Having already served six games of his 25-contest suspension by the NHL due to an illegal hit to the head of Chicago Blackhawks forward Marian Hossa in Game 3 of the Phoenix Coyotes' first-round series, forward Raffi Torres and the NHL Players' Association is appealing the suspension, according to Bob McKenzie of TSN.
To call Torres' hit on Hossa predatory would be an understatement.
Hossa was crossing through the middle of the ice and had already gotten rid of the puck before Torres launched himself in the air and in the vicinity of Hossa's head. Luckily, Hossa escaped serious injury, but it was a scary scene as he was taken off on a stretcher.
Say what you will about the disciplinary actions of head disciplinarian Brendan Shanahan and the NHL as a whole, but they got this one right. The punishments throughout the season were far too arbitrary, but things were getting out of control in the playoffs as players were taking liberties, so Shanahan made a statement.
There is no question that Torres' suspension wasn't consistent with other punishments throughout the year, but it was time to put a stop to blatant illegal hits.
It simply can't be argued that Torres' hit was accidental in any way based on the way he jumped into it, so he deserves every single game of that ban in my estimation.
Perhaps it's just a coincidence, but ever since that suspension was handed down, the hits have been far cleaner in the Stanley Cup playoffs. It isn't even as though intensity has gone down, as the games are as exciting as they ever have been, but players seem to be more conscious of how they hit since they know that the next offender will likely be sitting for a long time.
There is absolutely nothing wrong with hitting and it shouldn't be taken out of the game in any way, shape or form, but it's extremely important to promote clean hitting.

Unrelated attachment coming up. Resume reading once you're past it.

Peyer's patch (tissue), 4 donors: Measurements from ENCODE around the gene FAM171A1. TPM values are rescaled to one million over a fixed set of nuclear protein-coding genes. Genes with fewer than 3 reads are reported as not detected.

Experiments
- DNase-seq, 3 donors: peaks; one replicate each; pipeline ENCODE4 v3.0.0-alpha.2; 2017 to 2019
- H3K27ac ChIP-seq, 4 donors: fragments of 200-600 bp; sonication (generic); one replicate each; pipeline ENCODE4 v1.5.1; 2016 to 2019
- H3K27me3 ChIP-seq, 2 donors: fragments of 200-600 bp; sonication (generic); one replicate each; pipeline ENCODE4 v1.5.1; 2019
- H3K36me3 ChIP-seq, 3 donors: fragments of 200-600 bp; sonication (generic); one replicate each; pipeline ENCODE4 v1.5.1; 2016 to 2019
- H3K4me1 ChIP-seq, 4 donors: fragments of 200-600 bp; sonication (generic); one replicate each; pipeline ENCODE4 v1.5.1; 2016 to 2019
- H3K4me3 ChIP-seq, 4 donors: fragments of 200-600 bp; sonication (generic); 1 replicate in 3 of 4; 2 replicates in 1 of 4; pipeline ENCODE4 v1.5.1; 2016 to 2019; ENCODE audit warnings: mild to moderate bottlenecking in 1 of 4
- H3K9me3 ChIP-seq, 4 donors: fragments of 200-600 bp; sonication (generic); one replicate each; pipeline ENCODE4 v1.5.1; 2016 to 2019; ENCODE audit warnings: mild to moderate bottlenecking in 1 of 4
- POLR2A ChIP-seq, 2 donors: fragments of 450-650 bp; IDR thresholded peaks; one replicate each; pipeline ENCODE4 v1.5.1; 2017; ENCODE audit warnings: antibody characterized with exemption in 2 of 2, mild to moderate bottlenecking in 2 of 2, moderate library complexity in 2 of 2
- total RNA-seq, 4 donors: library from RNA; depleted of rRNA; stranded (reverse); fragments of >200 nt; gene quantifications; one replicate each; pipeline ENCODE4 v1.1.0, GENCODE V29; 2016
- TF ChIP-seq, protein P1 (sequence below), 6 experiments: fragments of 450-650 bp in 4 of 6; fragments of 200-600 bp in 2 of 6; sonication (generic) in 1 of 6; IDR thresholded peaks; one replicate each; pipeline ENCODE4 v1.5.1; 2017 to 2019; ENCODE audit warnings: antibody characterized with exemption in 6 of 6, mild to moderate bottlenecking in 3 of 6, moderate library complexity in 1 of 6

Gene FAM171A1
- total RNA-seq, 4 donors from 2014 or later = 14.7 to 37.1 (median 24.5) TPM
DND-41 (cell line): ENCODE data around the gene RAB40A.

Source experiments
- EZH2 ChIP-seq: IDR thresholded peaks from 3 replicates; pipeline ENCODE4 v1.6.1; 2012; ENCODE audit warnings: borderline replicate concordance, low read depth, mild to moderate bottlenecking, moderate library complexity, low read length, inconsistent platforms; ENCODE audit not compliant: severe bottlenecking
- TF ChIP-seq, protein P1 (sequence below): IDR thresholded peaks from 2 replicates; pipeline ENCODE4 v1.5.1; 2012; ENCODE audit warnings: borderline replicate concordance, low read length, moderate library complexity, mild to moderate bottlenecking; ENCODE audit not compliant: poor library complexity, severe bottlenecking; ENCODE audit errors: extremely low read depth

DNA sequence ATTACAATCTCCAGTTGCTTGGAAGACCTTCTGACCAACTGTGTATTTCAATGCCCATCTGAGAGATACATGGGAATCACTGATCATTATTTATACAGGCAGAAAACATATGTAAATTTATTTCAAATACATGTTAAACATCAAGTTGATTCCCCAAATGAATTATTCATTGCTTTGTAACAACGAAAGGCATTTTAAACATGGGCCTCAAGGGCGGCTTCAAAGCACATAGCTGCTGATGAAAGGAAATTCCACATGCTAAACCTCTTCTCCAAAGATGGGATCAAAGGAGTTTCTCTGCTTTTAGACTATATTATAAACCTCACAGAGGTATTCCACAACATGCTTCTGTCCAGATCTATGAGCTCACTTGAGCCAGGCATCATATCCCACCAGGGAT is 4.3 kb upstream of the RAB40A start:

A clean check can go a long way in disrupting the other team's rhythm and they can create scoring chances as well, but all a dirty hit does is give the NHL a terrible image.
What should the NHL do?
It's hard to imagine how Torres and the NHLPA will attack this appeal, but I have to believe that they'll cite similar hits throughout the season that received lesser suspensions.
That's all well and good, but it's beside the point. Shanahan dragged his feet for much of the year when it came to making proper rulings, but he finally decided to be firm when it came to Torres. It's sad that it took him this long to do something productive, but better late than never I suppose.
The main reason why the NHL simply can't bend at all when it comes to this suspension is that it would set an awful precedent. Shanahan and the league have to stand by this punishment because if they cave and lessen it, then other players will view the league's leadership as weak and they'll think that they can do anything they want because the NHLPA will bail them out in the end.
Torres' suspension signaled the first sense I have gotten in quite some time that the NHL finally has a clue when it comes to punishments. Now all they have to do is build from it and create a reliable system for suspensions that they can point to in cases such as this in order to support their decision.
The NHL took a big step toward limiting and possibly eliminating head shots altogether when it suspended Torres for 25 games. Giving in to the demands of the NHLPA would make the league look like a bunch of panderers, though, and it would eliminate any progress that seemed to have been made.